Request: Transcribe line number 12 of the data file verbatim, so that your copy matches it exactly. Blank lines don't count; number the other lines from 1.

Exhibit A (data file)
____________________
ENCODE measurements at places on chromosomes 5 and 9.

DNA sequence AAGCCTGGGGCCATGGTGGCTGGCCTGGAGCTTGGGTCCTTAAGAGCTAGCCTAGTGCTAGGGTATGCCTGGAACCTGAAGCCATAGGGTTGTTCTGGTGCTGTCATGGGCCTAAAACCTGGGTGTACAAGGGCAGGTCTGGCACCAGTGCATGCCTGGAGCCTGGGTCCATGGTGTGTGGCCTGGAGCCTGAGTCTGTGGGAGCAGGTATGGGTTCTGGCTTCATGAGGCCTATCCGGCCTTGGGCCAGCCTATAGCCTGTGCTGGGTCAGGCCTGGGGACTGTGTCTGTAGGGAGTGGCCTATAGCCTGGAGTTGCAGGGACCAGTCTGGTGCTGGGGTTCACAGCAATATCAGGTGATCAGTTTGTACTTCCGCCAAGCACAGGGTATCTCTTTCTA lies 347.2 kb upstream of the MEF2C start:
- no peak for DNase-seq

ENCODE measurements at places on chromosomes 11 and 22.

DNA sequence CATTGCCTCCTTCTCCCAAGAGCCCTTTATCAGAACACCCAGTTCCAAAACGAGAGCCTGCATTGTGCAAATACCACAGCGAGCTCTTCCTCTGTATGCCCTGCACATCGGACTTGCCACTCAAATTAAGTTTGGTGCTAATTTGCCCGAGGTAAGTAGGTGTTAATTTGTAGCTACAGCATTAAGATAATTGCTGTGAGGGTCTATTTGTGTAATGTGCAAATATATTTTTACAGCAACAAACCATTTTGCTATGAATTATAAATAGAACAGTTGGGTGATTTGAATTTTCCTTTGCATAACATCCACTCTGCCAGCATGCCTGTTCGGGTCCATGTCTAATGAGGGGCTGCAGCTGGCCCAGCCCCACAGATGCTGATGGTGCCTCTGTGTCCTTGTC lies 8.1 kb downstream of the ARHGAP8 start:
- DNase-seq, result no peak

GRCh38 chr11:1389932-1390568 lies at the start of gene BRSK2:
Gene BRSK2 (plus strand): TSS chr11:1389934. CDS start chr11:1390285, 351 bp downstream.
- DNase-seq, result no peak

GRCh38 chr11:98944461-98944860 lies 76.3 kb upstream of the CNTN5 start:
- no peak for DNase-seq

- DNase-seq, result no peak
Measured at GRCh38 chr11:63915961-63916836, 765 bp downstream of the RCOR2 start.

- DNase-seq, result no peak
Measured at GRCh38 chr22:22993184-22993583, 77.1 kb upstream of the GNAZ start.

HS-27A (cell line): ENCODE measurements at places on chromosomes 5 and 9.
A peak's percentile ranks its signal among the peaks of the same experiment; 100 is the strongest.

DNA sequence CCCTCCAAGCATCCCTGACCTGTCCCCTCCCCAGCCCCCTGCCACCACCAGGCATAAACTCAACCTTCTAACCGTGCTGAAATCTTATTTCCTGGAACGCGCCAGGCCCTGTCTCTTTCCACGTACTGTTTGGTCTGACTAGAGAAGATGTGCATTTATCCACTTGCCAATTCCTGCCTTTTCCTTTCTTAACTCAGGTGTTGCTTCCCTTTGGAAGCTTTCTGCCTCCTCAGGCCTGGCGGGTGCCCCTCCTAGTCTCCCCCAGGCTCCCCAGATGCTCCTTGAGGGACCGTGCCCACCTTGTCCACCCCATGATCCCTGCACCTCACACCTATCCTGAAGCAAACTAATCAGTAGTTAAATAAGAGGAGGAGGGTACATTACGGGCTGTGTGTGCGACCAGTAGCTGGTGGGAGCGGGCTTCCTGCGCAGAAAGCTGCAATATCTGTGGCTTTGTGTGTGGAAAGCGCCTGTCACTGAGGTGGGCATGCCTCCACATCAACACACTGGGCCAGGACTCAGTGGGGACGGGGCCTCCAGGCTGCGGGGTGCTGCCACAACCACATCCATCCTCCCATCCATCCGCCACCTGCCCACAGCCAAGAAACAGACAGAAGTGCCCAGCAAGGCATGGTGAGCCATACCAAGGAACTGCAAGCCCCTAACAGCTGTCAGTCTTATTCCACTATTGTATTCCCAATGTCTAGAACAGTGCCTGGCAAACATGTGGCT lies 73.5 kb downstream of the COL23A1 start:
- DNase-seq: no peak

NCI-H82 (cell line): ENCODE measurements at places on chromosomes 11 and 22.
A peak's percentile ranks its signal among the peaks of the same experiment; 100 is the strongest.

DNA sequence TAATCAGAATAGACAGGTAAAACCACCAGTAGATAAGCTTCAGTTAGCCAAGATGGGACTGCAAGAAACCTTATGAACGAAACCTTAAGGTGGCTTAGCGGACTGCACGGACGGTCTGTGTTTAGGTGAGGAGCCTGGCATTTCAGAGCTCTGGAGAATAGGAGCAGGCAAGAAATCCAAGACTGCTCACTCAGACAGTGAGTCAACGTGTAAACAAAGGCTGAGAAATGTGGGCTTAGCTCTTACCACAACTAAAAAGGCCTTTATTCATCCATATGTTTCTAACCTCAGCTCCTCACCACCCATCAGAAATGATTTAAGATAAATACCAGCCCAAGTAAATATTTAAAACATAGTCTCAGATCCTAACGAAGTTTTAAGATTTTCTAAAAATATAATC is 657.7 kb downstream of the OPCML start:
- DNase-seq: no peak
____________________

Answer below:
- DNase-seq, result no peak